If given a choice between a chicken dinner and a quality school, how many parents would choose the chicken dinner? I can’t imagine this is what charter school advocates mean when they talk about ‘school choice’. Yet in a what some are calling an insulting ploy, Moving Everest Charter School in the Austin community is using these so-called “promotional perks” to lure students to enroll in their school for the upcoming school year.
Using gimmicks to attract students to a school is nothing new. In fact, many schools do it all the time in order to distinguish themselves for the characteristics that make that school special. The nearby public neighborhood school Spencer Academy is known for its technology-driven curriculum where perks like iPads and access to the latest technological software and programs can lure some parents to enroll their children.
However, a chicken dinner is no iPad and tickets to a getaway vacation at Key Lime Cove have no intrinsic educational value-added for students who enroll in the school. The deeper issue at play here is what happens when a city has created a cannibalistic education system where public neighborhood schools and charter schools desperately claw for students to which dollar signs are attached, particularly under the student-based budgeting (SBB) model — in which funding follows the student. In (SBB), principals receive a particular amount of funding based, in large part, on enrollment levels. This dynamic makes high enrollment a critical necessity.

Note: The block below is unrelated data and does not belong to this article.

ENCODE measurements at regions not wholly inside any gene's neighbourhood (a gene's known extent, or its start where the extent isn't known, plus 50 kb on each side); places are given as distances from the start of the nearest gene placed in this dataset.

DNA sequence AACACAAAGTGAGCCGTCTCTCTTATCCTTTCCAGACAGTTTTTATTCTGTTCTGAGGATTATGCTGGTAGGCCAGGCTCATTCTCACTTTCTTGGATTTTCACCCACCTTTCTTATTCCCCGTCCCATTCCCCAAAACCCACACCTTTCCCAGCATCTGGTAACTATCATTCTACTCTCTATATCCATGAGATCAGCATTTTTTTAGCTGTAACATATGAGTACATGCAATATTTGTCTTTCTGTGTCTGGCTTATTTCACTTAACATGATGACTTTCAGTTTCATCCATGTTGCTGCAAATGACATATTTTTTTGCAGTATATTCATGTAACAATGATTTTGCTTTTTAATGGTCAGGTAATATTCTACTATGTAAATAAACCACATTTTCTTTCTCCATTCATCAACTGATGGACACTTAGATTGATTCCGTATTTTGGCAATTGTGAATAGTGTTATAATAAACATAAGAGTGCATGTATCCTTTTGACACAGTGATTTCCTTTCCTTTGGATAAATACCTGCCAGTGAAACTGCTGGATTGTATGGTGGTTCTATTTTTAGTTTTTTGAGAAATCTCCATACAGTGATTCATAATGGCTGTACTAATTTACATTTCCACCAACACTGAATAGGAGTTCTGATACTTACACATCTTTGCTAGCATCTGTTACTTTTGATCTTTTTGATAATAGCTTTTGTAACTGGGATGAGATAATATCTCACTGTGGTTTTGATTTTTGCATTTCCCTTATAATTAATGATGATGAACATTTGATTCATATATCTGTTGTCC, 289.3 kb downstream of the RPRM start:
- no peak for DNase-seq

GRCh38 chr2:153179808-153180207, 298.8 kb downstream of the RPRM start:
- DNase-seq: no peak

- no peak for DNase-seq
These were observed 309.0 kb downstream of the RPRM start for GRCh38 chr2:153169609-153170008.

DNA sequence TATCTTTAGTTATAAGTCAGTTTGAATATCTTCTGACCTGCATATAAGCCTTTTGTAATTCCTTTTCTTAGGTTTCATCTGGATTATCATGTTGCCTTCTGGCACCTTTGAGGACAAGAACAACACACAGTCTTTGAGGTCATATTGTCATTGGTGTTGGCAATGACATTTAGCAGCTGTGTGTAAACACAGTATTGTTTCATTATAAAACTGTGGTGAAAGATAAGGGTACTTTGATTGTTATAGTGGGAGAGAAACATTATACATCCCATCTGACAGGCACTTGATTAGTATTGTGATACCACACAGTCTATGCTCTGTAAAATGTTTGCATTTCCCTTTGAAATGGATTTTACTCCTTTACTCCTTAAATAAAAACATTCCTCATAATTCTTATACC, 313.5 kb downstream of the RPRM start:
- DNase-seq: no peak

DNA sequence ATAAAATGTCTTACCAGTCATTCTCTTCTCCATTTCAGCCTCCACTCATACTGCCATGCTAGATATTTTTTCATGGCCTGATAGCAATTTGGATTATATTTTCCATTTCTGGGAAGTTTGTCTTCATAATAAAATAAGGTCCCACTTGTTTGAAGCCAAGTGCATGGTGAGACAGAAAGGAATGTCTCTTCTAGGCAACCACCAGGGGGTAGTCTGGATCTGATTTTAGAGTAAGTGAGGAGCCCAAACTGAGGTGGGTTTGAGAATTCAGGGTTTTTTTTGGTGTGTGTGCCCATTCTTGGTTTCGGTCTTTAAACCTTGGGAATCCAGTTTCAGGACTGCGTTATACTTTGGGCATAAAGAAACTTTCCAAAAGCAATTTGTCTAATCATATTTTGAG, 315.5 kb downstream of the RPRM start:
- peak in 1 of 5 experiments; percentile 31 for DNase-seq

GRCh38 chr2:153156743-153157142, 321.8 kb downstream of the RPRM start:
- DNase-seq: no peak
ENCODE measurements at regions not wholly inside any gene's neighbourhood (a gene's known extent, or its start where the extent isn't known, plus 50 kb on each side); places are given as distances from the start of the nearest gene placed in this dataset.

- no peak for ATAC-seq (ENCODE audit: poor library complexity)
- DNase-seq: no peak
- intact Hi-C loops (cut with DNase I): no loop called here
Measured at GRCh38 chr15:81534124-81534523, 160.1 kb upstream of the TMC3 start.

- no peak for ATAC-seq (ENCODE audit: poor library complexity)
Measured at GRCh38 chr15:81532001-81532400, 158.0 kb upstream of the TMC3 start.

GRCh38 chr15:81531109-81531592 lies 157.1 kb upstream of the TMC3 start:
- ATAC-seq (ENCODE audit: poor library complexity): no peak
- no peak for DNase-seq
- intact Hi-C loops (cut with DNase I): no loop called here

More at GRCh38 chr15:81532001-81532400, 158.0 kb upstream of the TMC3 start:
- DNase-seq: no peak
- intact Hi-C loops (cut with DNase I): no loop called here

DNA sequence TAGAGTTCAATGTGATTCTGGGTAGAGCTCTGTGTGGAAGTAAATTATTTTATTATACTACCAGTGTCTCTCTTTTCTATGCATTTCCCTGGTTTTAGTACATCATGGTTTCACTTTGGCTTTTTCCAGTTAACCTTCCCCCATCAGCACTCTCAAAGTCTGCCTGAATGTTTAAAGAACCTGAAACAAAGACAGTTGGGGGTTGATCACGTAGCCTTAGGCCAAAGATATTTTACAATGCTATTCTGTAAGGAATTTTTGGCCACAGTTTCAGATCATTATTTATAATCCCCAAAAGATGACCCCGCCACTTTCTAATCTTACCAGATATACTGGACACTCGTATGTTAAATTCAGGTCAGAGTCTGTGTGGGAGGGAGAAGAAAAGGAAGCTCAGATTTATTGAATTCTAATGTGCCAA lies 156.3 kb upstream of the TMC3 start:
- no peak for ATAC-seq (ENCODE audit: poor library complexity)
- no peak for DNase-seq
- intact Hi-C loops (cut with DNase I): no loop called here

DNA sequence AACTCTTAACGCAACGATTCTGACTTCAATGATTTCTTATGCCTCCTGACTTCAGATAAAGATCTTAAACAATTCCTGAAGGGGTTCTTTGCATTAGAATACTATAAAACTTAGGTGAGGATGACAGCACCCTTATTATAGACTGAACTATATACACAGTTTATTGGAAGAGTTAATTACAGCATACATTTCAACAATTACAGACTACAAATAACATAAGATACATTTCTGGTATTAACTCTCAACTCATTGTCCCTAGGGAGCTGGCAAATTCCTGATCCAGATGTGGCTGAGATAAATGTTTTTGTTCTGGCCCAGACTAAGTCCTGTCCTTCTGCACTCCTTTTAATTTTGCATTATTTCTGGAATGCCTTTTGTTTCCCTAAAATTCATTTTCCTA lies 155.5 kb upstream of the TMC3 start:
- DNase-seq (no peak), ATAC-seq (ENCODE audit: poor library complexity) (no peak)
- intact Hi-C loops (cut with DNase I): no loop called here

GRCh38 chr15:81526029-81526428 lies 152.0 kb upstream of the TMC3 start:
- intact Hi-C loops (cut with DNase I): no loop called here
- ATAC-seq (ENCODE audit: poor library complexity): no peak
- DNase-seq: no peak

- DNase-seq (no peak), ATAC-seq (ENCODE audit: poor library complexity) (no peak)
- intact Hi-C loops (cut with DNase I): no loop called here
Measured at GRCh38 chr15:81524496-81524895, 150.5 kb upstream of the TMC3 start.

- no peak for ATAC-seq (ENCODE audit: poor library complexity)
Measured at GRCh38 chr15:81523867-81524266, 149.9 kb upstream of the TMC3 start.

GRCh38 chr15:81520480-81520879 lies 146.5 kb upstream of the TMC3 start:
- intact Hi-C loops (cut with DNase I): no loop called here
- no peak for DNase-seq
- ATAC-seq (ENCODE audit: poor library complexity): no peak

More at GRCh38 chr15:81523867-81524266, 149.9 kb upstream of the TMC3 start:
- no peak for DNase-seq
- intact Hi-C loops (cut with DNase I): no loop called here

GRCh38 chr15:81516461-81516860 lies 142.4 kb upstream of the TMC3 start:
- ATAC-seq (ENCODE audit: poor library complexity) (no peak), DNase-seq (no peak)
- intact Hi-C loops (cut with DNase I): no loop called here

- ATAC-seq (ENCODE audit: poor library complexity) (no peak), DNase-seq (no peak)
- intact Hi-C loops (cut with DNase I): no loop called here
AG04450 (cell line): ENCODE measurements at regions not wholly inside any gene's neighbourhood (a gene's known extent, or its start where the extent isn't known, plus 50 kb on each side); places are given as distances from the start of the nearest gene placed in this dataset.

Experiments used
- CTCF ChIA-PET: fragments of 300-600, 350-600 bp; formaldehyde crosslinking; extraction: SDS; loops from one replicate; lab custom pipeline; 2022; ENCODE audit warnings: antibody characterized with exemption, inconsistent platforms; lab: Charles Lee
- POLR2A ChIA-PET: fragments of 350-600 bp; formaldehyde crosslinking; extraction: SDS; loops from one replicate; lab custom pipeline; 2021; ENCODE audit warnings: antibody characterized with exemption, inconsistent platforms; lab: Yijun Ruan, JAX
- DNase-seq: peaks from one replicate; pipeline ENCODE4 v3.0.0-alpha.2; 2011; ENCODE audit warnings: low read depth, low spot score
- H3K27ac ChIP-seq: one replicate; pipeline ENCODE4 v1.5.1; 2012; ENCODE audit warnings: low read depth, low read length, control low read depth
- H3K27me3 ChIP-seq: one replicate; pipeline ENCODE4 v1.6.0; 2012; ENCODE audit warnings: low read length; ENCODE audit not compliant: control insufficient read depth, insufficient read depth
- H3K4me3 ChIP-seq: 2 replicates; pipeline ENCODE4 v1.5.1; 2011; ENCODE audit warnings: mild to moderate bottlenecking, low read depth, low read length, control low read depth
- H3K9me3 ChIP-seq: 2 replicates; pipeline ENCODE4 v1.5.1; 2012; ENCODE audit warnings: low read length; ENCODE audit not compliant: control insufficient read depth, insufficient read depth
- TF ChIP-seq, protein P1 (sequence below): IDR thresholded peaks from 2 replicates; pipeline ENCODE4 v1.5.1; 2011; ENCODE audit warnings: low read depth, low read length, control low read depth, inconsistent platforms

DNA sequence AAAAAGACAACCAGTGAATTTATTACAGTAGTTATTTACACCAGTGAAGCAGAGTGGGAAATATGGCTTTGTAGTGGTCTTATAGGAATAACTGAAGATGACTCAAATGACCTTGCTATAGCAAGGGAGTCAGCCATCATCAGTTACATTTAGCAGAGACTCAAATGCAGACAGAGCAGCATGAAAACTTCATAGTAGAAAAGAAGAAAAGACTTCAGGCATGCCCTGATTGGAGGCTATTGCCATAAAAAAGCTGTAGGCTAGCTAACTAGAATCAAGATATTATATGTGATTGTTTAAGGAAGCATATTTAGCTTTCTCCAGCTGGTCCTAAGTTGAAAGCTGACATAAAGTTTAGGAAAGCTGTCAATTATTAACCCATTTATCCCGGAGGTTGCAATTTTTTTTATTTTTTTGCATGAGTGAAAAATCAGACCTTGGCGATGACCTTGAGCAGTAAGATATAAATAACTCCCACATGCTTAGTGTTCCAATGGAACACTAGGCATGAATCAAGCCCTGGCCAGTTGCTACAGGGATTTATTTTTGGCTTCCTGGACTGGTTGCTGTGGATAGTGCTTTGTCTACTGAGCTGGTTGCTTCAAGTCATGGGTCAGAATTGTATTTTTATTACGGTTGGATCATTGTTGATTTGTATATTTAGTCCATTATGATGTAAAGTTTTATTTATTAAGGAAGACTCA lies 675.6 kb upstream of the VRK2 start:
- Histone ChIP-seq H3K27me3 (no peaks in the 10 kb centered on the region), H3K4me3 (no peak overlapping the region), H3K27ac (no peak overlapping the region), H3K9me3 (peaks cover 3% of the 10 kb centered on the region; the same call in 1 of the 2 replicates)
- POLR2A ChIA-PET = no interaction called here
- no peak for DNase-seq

The tension is even more pronounced when one considers the fact that 50 public neighborhood schools were closed for ‘underutilization’. Yet, in many of those same communities, charter schools are opening up shop — in some cases inside the very buildings that formerly housed neighborhood schools! Moreover, the latest CPS budget reveals that neighborhood schools will sustain a net $59.6 million cut, mostly because of reduced enrollment; while charter and contract schools will get $31 million more, due to enrollment.
Starving neighborhood schools are left scrounging for scraps; while, in the name of ‘choice’ charter schools like Moving Everest — many of which have not been proven to perform any better than neighborhood schools — use lowest common denominator gimmicks to secure precious funding, err, students.
It’s a rancorous process that pits schools against each other and creates a climate of tension in communities where charter schools and public schools must coexist. Ultimately, the quality of educational experience and student learning should be at the center of everyone’s concern; whether that child is in a public neighborhood school, charter school, or private school. However, the city’s unwillingness to adhere to its first priority — making sure that public neighborhood schools are fully funded and resourced to deliver the highest educational experience to our children — means that school enrollment has boiled down to who’s offering the best chicken dinner.
I suppose the next question to ask is, ‘Which parents are buying into the gimmick?’